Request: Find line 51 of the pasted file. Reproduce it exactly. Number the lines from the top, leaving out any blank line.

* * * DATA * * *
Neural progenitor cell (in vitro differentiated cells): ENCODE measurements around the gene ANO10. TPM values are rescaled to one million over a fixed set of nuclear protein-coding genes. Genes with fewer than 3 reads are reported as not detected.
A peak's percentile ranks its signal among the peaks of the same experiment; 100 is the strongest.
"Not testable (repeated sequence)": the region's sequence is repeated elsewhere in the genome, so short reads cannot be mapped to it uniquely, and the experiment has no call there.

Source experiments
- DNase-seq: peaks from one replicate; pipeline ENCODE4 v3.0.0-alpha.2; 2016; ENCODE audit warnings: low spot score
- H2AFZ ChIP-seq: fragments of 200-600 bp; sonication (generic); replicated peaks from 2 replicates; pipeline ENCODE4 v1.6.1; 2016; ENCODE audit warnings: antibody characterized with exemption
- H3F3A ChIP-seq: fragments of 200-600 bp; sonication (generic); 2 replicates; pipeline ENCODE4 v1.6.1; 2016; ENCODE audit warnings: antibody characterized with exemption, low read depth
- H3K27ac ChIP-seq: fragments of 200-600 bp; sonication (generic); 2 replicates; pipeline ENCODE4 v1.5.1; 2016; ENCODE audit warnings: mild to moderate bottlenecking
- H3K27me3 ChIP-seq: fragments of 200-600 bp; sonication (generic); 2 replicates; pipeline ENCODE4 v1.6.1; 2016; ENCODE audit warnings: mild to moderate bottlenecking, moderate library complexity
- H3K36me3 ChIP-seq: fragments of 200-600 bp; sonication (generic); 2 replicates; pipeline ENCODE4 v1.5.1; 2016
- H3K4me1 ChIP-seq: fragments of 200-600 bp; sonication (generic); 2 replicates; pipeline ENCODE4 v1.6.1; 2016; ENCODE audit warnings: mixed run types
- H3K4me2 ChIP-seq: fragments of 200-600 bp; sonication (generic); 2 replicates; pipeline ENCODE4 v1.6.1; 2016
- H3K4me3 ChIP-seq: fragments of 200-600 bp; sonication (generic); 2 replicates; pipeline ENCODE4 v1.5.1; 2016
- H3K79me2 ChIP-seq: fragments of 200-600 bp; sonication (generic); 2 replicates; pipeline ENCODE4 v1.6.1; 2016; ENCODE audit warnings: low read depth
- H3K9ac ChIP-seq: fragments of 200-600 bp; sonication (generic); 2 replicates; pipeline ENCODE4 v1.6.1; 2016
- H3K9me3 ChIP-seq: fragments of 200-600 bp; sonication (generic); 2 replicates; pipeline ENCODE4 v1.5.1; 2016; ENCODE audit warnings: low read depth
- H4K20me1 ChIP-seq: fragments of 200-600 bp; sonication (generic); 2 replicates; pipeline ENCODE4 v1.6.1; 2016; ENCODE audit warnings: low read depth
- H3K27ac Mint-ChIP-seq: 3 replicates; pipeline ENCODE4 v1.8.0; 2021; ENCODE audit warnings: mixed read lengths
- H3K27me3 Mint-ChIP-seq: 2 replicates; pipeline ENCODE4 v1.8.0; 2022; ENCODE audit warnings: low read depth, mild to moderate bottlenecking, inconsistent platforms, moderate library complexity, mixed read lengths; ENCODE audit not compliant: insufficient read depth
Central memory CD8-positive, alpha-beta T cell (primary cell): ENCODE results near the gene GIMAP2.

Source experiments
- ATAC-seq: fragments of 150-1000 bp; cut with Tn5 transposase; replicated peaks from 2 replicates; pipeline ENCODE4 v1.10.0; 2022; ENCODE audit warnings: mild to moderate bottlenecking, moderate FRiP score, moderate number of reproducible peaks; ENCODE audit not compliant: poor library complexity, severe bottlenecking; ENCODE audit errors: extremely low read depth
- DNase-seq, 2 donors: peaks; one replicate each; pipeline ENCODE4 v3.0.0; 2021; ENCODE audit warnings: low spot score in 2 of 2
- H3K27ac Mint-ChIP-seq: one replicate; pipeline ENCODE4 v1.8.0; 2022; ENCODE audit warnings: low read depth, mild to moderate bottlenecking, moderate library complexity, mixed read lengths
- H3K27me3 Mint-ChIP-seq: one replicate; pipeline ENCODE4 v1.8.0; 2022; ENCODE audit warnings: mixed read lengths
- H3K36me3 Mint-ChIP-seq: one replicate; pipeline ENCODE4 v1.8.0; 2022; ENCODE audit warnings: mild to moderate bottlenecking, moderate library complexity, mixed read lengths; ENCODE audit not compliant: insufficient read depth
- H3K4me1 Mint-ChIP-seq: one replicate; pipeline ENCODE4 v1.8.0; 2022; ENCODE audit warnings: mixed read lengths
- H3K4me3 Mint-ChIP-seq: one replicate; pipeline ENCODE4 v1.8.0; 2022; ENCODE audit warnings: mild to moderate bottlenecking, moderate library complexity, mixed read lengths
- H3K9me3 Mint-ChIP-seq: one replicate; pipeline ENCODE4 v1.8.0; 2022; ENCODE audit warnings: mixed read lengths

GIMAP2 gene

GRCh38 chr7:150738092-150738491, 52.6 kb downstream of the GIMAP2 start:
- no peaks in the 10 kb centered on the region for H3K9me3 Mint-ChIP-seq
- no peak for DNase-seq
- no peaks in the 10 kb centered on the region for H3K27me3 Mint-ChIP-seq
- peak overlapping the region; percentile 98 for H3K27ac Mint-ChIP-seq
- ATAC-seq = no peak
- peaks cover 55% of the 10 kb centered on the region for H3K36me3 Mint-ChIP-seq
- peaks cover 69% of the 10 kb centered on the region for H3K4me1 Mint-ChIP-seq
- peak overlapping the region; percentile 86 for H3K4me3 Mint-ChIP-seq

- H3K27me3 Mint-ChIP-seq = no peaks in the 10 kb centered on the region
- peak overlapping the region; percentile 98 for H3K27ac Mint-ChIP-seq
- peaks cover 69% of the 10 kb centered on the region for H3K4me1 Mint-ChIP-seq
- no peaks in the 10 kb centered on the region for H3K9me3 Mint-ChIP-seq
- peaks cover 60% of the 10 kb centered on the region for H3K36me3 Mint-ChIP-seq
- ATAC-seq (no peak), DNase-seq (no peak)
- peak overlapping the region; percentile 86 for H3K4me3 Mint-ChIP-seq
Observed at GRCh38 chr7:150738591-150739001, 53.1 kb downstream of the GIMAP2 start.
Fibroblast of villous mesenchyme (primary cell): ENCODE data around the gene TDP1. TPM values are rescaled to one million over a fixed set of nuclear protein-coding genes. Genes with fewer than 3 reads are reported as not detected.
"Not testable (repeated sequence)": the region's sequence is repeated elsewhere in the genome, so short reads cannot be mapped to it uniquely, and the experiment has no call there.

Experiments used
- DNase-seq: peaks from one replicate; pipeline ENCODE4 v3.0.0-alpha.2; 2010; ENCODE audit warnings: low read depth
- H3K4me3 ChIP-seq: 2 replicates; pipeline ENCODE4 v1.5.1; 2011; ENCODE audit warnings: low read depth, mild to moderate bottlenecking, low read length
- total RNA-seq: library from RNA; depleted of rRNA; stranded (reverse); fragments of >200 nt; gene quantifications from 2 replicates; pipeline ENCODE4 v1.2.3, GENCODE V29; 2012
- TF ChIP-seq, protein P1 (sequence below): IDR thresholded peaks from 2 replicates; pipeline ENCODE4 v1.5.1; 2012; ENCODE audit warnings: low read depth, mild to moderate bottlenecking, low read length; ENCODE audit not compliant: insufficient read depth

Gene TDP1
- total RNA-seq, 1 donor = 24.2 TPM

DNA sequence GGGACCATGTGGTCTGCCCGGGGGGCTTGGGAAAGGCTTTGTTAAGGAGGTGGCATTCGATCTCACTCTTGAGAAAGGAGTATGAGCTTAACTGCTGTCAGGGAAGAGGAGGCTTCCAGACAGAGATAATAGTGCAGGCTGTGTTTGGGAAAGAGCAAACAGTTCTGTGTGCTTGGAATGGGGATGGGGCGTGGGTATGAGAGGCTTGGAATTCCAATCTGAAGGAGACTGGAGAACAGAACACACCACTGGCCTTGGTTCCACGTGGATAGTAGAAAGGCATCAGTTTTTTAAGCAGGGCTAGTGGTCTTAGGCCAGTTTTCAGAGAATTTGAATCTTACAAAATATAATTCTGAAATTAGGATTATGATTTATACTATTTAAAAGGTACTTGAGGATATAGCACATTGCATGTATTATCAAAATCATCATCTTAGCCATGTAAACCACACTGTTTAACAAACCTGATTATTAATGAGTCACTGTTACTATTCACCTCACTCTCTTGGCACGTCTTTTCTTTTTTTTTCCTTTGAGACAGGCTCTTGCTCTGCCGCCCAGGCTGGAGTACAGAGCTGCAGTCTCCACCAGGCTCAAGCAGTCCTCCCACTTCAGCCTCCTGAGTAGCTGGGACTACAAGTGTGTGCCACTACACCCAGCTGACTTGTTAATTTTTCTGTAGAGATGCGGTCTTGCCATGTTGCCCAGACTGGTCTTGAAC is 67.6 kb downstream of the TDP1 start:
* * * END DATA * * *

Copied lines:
- DNase-seq: peaks from one replicate; pipeline ENCODE4 v3.0.0-alpha.2; 2010; ENCODE audit warnings: low read depth